Tips for saving on lodging, and free or inexpensive things to while in Palm Springs.
It’s an amazing time of year to visit Palm Springs, what with all that clean desert air and sunshine. If you want to get away, but not spend a fortune, here are my best tips for free and cheap things to do.
Visit Sunnylands Center & Gardens
The estate and gardens of the late ambassador and publisher Walter Annenberg and his wife, Leonore, are now a retreat center open to the public 8:30 a.m.–4 p.m. Thursdays–Sundays for free.
You can see sculpture from the collection, stroll 1.25 miles of paths on 9 acres of gardens, and watch a short film on the history of Sunnylands. There’s also a cafe with mountain views. Check for regular and free garden walks, bird walks and yoga classes. You can visit the interior of the acclaimed midcentury modern house only if you purchase a $45 tour ticket.
Location: 37977 Bob Hope Drive, Rancho Mirage. Learn more at sunnylands.org.
Take a hike
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If you think you don’t like the desert, maybe you’ve never really seen it. Rushing past in a car is no way to experience the beauty of the delicate, wild desert landscapes. You have to get out and walk it.
You can pay $9 to hike the famed “Indian Canyons” in Palm Springs, if you like spending money, but that’s only a taste of the hiking available in the region. Stop by the Santa Rosa & San Jacinto Mountains National Monument visitors center, 4 miles south of Highway 111 at 51500 Highway 74 in Palm Desert, to find out about many more hiking trails throughout the region.
Also at the visitors center, find the headquarters of Friends of the Desert Mountains, a group offering free guided hikes. Find more info at desertmountains.org.
The Palm Springs Art Museum is free to visit from 4–9 p.m. Thursday nights. And it’s also free every second Sunday of the month. If you go from 5–9 p.m. Fridays, admission is only $5. Regular adult admission is $12.50.
Note that the branch of the Palm Springs Art Museum in Palm Desert has free admission all the time.
Main museum: 101 Museum Drive, Palm Springs; Palm Desert branch is at 72-567 Highway 111. Visit psmuseum.org for more info.
Hit a street fair
Every Thursday evening from 6–10 p.m., you can browse at the Villagefest outdoor street fair downtown. Palm Canyon Drive is closed between Indian Canyon Drive to the east and Belardo Road, and some 180 vendors set up their booths for evening shopping, food and entertainment. Hours are seasonal.
See the San Andreas Fault
At the Coachella Valley Preserve’s Thousand Palms Oasis, a crack in the San Andreas earthquake fault line creates year-round springs and nurtures a desert wash that supports California fan palms, willows, cattails and other plants.
There’s no admission fee (though donations are requested) at this 880-acre nature preserve or its rustic visitors center on the north end of the Coachella Valley in Indio Hills. There are 28 miles of hiking trails to explore along with the fault. Check the schedule of free guided hikes.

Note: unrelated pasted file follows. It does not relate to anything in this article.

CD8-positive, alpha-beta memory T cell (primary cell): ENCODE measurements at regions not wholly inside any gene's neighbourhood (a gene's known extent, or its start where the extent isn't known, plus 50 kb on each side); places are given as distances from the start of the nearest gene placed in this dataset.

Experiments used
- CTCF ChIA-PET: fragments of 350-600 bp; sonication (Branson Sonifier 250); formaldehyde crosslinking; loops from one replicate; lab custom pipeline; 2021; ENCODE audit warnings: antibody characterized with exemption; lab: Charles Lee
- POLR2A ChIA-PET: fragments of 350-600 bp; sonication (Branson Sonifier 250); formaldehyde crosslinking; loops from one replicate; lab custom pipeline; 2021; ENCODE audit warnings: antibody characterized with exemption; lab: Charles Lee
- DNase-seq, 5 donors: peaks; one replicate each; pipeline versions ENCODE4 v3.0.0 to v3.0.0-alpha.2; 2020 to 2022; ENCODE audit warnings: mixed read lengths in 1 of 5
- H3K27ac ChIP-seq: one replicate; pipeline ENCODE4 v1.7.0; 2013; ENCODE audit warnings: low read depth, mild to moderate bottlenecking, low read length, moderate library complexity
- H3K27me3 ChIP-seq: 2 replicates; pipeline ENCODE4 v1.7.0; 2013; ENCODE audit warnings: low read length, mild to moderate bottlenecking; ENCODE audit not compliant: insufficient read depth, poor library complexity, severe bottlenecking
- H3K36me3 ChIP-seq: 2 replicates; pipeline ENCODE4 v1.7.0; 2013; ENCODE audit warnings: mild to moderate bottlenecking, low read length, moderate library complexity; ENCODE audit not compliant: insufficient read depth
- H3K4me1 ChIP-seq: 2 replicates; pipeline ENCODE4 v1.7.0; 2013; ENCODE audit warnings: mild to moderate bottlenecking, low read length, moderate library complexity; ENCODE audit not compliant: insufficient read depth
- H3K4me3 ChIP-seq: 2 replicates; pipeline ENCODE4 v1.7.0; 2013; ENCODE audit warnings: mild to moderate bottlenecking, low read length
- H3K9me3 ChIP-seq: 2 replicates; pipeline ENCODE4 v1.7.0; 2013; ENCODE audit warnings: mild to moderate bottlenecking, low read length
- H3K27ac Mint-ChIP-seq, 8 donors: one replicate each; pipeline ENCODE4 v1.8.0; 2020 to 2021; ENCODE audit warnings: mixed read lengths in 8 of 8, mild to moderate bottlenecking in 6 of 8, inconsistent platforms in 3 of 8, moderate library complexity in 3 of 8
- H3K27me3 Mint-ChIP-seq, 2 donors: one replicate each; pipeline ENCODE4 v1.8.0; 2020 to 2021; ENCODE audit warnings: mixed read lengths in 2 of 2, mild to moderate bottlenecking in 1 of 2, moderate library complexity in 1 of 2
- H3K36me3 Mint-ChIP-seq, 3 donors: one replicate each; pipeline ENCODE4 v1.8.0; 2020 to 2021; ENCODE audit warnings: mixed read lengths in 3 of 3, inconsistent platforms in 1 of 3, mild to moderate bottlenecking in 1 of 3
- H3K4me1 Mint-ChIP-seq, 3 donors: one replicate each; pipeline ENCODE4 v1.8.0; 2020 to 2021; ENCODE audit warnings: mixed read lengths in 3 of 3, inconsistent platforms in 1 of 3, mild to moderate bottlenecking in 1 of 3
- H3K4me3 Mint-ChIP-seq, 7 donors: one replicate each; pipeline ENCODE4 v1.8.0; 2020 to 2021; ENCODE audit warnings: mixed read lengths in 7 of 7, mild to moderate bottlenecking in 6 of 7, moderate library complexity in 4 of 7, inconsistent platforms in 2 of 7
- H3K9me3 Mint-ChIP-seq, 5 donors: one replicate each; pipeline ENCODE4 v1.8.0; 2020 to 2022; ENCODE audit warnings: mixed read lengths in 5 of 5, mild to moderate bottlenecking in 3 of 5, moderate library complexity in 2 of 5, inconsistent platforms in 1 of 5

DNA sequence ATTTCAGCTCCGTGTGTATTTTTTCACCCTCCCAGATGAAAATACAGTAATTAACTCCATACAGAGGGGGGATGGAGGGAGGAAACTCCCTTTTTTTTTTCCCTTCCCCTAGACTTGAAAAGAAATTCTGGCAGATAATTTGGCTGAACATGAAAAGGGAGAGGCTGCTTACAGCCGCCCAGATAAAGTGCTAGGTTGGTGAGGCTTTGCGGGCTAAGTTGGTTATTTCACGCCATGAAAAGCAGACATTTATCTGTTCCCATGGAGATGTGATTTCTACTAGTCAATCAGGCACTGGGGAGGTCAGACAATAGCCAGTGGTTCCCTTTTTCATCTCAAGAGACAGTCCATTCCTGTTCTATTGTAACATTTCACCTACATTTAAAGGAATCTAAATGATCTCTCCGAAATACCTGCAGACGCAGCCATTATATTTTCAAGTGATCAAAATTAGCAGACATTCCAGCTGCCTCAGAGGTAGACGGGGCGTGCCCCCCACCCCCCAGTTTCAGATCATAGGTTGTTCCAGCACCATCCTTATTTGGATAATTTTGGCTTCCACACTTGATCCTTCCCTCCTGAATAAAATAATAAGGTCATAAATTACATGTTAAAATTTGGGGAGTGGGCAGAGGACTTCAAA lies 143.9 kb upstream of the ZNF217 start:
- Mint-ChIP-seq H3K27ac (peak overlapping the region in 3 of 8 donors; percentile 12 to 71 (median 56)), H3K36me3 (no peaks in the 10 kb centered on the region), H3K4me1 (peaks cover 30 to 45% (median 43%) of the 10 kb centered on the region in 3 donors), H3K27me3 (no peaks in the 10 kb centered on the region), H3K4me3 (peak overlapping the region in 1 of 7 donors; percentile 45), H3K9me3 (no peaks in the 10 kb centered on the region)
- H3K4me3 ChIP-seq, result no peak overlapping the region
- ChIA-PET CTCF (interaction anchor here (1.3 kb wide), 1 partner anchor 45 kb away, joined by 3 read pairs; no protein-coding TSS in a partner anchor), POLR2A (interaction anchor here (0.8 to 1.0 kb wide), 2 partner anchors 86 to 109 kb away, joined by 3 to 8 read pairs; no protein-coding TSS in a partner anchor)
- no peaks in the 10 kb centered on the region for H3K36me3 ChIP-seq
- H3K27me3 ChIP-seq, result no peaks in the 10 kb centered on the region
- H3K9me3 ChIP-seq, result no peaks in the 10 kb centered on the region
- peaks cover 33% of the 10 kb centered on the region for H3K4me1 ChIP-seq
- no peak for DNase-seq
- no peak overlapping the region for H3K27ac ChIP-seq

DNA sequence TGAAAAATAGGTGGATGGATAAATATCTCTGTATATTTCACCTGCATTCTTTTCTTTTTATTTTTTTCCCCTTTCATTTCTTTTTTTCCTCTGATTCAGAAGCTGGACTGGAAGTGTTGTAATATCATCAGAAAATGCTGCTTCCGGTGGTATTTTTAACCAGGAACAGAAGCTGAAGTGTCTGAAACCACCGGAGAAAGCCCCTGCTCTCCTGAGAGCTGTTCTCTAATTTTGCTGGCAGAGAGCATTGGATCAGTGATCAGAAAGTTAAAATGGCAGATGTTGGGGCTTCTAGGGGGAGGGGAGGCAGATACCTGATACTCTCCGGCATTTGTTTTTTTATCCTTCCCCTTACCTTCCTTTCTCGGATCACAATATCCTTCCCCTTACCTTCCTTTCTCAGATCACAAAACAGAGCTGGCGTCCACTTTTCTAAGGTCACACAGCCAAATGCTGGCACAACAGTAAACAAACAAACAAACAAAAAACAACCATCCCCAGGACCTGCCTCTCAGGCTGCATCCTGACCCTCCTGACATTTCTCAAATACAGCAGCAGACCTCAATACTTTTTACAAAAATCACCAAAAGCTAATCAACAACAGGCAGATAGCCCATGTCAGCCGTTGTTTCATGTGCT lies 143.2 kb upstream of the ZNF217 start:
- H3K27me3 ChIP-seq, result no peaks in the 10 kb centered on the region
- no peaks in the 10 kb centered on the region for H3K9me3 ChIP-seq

29200 Thousand Palms Canyon Road, Thousand Palms. Learn more at coachellavalleypreserve.org.
Starting in March, you can call the Theodore Payne Foundation wildflower hotline at 818-768-1802 to see what’s blooming, or visit theodorepayne.org. Note that desert wildflowers are small and delicate. You need to get out of the car and walk to appreciate them.
If you’re going to be in the area March 4, you can check out the free Coachella Valley Wildflower Festival from 9 a.m. to 4 p.m. Admission and parking are free. There will be activities for kids, guided hikes, music, artists, vendors and more. Location: Monument Visitor Center, 51500 Highway 74, Palm Desert. Visit desertmountains.org/wildflower for more info.
Eat atop Mount San Jacinto
If you’re interested in taking the Palm Springs Aerial Tramway up to 8,500 feet, make sure to get the dine-and-ride combination. For $36, you get a tram ride up and back plus a salad, entree and two sides from the Pines Café, starting at 4:30 p.m. The ride up and down alone is $26, so that’s a deal.
There can be snow on the mountain, so dress appropriately and wear suitable footwear. There are easy hikes once you get to the top or, in season, you can rent snowshoes. 1 Tram Way, Palm Springs; pstramway.com.
Learn about native history
Head over to the Agua Caliente Cultural Museum in the Village Green Heritage Center in downtown Palm Springs to learn about the lives of the Cahuilla Indians, who were the first known human inhabitants of this area.
At this writing, the museum had an exhibit on Cahuilla woven baskets. And free tickets will be distributed for the Native FilmFest to be held March 2–4; watch the website for more details. 219 S. Palm Canyon Drive; accmuseum.org.
Palm Springs isn’t cheap if you’re looking at hotels. But you can save considerably by staying Sundays–Thursdays, compared with the weekend rates. If you book a unit with a kitchenette, you’ll save even more. Check the usual suspects — Hotwire.com, Travelzoo.com, Groupon.com and such — for discount hotel stays, but keep in mind that a luxurious upscale resort is still going to sock you for high-priced food, parking and the like, even if its rack rates are discounted. Just factor that into your budget, as well as the evil, dreaded resort fees.
Go in the summer
If you can stand the heat, go to Palm Springs in the summer. Prices drop by 40 percent or more, and it’s an excellent time to splurge on a fancy property that normally would be out of your price range. Sleep during the heat of the afternoon, and plan on spending a lot of time in the pool. I recommend giving yourself some wiggle room, too — if the forecast is for 113 degrees, maybe you want to wait until the next week when it drops to a chilly 108.
You can find deals and bargains on the town’s official website, visitpalmsprings.com. Choose the “Hot Deals” link at the top of the page.